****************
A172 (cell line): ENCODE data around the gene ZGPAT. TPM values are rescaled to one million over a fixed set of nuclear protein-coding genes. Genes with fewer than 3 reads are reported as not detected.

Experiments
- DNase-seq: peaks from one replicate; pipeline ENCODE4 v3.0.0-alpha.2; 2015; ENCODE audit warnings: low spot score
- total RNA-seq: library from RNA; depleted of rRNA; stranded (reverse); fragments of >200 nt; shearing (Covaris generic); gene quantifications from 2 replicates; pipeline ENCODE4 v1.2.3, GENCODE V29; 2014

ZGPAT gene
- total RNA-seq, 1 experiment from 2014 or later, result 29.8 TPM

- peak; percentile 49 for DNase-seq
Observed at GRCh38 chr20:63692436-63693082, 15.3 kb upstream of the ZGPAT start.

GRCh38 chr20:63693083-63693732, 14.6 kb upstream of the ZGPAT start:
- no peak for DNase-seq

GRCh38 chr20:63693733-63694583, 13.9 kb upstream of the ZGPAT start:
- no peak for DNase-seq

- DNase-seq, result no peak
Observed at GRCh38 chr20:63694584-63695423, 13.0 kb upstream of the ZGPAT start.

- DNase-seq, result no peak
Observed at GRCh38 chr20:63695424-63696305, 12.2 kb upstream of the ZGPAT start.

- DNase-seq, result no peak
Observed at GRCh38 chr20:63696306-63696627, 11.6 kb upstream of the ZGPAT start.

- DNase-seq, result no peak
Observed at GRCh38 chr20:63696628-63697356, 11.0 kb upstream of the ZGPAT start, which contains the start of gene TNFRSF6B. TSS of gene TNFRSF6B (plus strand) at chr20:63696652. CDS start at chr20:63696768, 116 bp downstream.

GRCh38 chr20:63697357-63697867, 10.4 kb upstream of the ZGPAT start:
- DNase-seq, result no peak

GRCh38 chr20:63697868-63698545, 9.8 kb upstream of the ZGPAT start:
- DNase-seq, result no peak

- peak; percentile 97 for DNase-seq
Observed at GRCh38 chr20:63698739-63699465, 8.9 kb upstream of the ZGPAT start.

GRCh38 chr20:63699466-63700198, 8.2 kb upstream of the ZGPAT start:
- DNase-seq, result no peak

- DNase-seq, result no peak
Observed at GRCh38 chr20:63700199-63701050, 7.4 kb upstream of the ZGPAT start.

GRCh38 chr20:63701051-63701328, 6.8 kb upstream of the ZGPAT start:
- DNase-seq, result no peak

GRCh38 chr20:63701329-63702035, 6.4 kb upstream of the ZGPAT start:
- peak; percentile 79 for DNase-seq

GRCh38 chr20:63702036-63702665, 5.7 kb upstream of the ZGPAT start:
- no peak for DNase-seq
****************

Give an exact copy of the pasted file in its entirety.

A172 (cell line): ENCODE data around the gene ZGPAT. TPM values are rescaled to one million over a fixed set of nuclear protein-coding genes. Genes with fewer than 3 reads are reported as not detected.

Experiments
- DNase-seq: peaks from one replicate; pipeline ENCODE4 v3.0.0-alpha.2; 2015; ENCODE audit warnings: low spot score
- total RNA-seq: library from RNA; depleted of rRNA; stranded (reverse); fragments of >200 nt; shearing (Covaris generic); gene quantifications from 2 replicates; pipeline ENCODE4 v1.2.3, GENCODE V29; 2014

ZGPAT gene
- total RNA-seq, 1 experiment from 2014 or later, result 29.8 TPM

- peak; percentile 49 for DNase-seq
Observed at GRCh38 chr20:63692436-63693082, 15.3 kb upstream of the ZGPAT start.

GRCh38 chr20:63693083-63693732, 14.6 kb upstream of the ZGPAT start:
- no peak for DNase-seq

GRCh38 chr20:63693733-63694583, 13.9 kb upstream of the ZGPAT start:
- no peak for DNase-seq

- DNase-seq, result no peak
Observed at GRCh38 chr20:63694584-63695423, 13.0 kb upstream of the ZGPAT start.

- DNase-seq, result no peak
Observed at GRCh38 chr20:63695424-63696305, 12.2 kb upstream of the ZGPAT start.

- DNase-seq, result no peak
Observed at GRCh38 chr20:63696306-63696627, 11.6 kb upstream of the ZGPAT start.

- DNase-seq, result no peak
Observed at GRCh38 chr20:63696628-63697356, 11.0 kb upstream of the ZGPAT start, which contains the start of gene TNFRSF6B. TSS of gene TNFRSF6B (plus strand) at chr20:63696652. CDS start at chr20:63696768, 116 bp downstream.

GRCh38 chr20:63697357-63697867, 10.4 kb upstream of the ZGPAT start:
- DNase-seq, result no peak

GRCh38 chr20:63697868-63698545, 9.8 kb upstream of the ZGPAT start:
- DNase-seq, result no peak

- peak; percentile 97 for DNase-seq
Observed at GRCh38 chr20:63698739-63699465, 8.9 kb upstream of the ZGPAT start.

GRCh38 chr20:63699466-63700198, 8.2 kb upstream of the ZGPAT start:
- DNase-seq, result no peak

- DNase-seq, result no peak
Observed at GRCh38 chr20:63700199-63701050, 7.4 kb upstream of the ZGPAT start.

GRCh38 chr20:63701051-63701328, 6.8 kb upstream of the ZGPAT start:
- DNase-seq, result no peak

GRCh38 chr20:63701329-63702035, 6.4 kb upstream of the ZGPAT start:
- peak; percentile 79 for DNase-seq

GRCh38 chr20:63702036-63702665, 5.7 kb upstream of the ZGPAT start:
- no peak for DNase-seq